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Budget to support business, foster talent and boost capacity for economic development
     In his 2022-23 Budget today (February 23), the Financial Secretary, Mr Paul Chan, set out a raft of initiatives to ease pressure on businesses, particularly small and medium-sized enterprises (SMEs), and support the expansion of Hong Kong's growth capacity.

     Mr Chan set aside resources to spur the progress of industries such as innovation and technology (I&T), financial services, arts and culture, and tourism. 

     To promote investment in sectors that have good potential for contributing to the economy, the Financial Secretary increased the funding allocation to the Hong Kong Growth Portfolio, under the Future Fund, by $10 billion.

     Of that amount, $5 billion will be used to set up a new investment fund, namely the Strategic Tech Fund, while the remaining $5 billion would be used to set up a GBA Investment Fund, which will focus on investment opportunities in the Guangdong-Hong Kong-Macao Greater Bay Area (GBA). 

     Noting that the current-term Government had invested more than $130 billion in promoting the development of I&T, Mr Chan said he would allocate additional resources "to keep reinforcing the entire value chain and the I&T ecosystem". Proposals include:

* earmarking an additional $10 billion to further promote the development of life and health technology; 

* providing $440 million to strengthen support to the research and development activities of 16 State Key Laboratories and six Hong Kong Branches of Chinese National Engineering Research Centres in Hong Kong;

* doubling the amount of subsidy under the Technology Start-up Support Scheme for Universities to $16 million; and

* injecting $1.2 billion into the Construction Innovation and Technology Fund. 

     To promote I&T development in the financial sector, Mr Chan proposed allocating $10 million to the Fintech Proof-of-Concept Subsidy Scheme to launch a new round of the scheme this year.

     Tax concessions to encourage eligible family investment management entities managed by single-family offices are also tabled in the Budget, with a view to further enhancing the wealth management sector. 

     "I believe that the proposal will enhance our attractiveness as a hub for family offices, deepen Hong Kong's pool of liquidity and create more business opportunities for the financial sector and other professional sectors," Mr Chan said. 

     With tourism being particularly badly affected by the COVID-19 pandemic, the Financial Secretary earmarked $1.26 billion to support and develop the tourism industry, including providing incentives to develop and launch tourism products, sponsor the training of practitioners, and support the work of the Hong Kong Tourism Board to revive the tourism industry.

      "In light of fierce regional competition, we will get well prepared by providing additional resources for the promotion of cultural, heritage and green tourism projects with Hong Kong characteristics, enhancing tourism promotion and rolling out enticing promotional offers in a timely manner to attract tourists from outside Hong Kong," Mr Chan said. 

Building Capacity

     The Financial Secretary pinpointed land and manpower as the two major constraints on Hong Kong's economic growth.

     "In order to ease these constraints, we must make vigorous efforts to create land and nurture talent," Mr Chan said.

     "Doing so will not only make Hong Kong a better place in which to live and work, but also enable us to scale new heights in economic development, thereby maintaining social stability."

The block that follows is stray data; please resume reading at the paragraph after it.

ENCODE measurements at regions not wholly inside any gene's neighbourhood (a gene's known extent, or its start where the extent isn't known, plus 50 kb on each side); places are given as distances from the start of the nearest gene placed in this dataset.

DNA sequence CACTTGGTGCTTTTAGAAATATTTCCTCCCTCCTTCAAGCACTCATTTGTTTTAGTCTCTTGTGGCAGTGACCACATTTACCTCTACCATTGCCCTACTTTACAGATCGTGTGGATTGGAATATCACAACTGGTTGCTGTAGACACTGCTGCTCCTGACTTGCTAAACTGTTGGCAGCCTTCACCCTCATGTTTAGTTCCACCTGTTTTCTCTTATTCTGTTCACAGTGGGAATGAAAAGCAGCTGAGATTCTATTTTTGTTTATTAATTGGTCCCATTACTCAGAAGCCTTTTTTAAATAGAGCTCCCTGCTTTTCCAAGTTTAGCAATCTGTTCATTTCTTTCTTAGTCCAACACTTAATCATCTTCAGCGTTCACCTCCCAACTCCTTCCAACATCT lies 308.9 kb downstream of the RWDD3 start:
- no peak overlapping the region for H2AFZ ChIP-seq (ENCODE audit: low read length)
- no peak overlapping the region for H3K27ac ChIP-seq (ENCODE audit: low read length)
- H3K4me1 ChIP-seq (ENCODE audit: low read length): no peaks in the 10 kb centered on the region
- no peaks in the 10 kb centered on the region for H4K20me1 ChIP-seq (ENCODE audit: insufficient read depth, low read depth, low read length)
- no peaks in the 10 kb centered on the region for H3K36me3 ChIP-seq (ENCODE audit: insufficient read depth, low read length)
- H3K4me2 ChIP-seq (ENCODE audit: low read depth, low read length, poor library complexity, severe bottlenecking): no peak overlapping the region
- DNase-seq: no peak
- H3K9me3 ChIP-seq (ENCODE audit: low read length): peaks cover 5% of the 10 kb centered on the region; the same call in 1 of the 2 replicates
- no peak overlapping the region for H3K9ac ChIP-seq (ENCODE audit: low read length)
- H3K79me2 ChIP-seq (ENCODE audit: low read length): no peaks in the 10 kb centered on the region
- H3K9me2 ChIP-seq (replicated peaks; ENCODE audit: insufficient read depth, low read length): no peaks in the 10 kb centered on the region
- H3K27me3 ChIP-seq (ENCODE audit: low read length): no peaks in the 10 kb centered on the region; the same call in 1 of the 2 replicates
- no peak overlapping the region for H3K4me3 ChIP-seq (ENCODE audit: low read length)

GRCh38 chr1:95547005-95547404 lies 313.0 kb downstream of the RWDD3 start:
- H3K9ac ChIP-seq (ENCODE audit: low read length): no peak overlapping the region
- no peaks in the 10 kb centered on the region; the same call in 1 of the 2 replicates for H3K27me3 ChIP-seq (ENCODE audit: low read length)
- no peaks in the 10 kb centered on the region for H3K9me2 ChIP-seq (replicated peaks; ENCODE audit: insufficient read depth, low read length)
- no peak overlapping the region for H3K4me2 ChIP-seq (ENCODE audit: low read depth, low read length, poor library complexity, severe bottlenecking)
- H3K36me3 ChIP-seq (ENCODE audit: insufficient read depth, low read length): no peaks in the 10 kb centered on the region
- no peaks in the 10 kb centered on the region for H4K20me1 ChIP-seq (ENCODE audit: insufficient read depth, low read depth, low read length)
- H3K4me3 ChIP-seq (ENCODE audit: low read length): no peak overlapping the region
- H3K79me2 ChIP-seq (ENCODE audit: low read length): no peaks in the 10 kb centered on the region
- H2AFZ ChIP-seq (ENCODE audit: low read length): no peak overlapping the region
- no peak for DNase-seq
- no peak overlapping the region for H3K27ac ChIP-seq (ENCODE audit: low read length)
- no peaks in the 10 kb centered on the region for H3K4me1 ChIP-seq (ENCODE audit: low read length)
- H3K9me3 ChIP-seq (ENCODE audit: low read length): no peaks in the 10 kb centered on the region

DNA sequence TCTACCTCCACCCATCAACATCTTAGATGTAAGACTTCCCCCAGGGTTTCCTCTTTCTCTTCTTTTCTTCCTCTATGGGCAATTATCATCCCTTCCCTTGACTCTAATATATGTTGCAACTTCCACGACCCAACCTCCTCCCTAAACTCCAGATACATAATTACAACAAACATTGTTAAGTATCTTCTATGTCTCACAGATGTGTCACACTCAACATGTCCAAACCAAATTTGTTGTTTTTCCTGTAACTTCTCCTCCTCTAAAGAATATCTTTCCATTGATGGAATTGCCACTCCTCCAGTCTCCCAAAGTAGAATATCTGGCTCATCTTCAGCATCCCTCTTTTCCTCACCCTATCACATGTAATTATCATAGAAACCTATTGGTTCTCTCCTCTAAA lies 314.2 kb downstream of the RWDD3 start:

The Financial Secretary set aside $100 billion from the cumulative return of the Future Fund to set up a dedicated fund to expedite the implementation of infrastructure works relating to land, housing and transportation within the Northern Metropolis.

     The Northern Metropolis, an area covering about 300 square kilometres in the north of Hong Kong, will be home to some 2.5 million people and offer 650,000 jobs, including 150,000 in the I&T sector, upon full development. 

Nurturing Talent

     To upgrade the manpower skills of the workforce, the Financial Secretary set out various initiatives. They include:

* increasing recurrent allocation up to $400 million as needed to enhance training for medical professionals;

* providing 500 more designated places to provide subsidies for students to take self-financing undergraduate programmes on healthcare;

* earmarking $10 billion for the completion of the works to upgrade and increase healthcare teaching facilities of universities to cope with about 900 additional healthcare training places;

* launching the Pilot Green and Sustainable Finance Capacity Building Support Scheme and the Pilot Scheme on Training Subsidy for FinTech Practitioners for the training of professionals; 

* injecting $100 million into the Cantonese Opera Development Fund to support the training of practitioners, and allocating $37 million to provide professional training for conservators;

* allocating $1 billion to the Construction Industry Council to support manpower training; and

* raising the subsidy ceiling of the Continuing Education Fund to $25,000 and removing the upper age limit.

     "The aim is to consolidate Hong Kong's status as a financial, commercial and I&T centre as well as to raise our productivity and competitiveness in the long run.  

     "We may, by leveraging our advantages under 'one country, two systems', achieve co ordinated development with our neighbouring cities in the GBA, thereby creating enormous business opportunities and ample room for Hong Kong's development," Mr Chan said. 

     For more details on the 2022-23 Budget, click here
Ends/Wednesday, February 23, 2022
Issued at HKT 13:50
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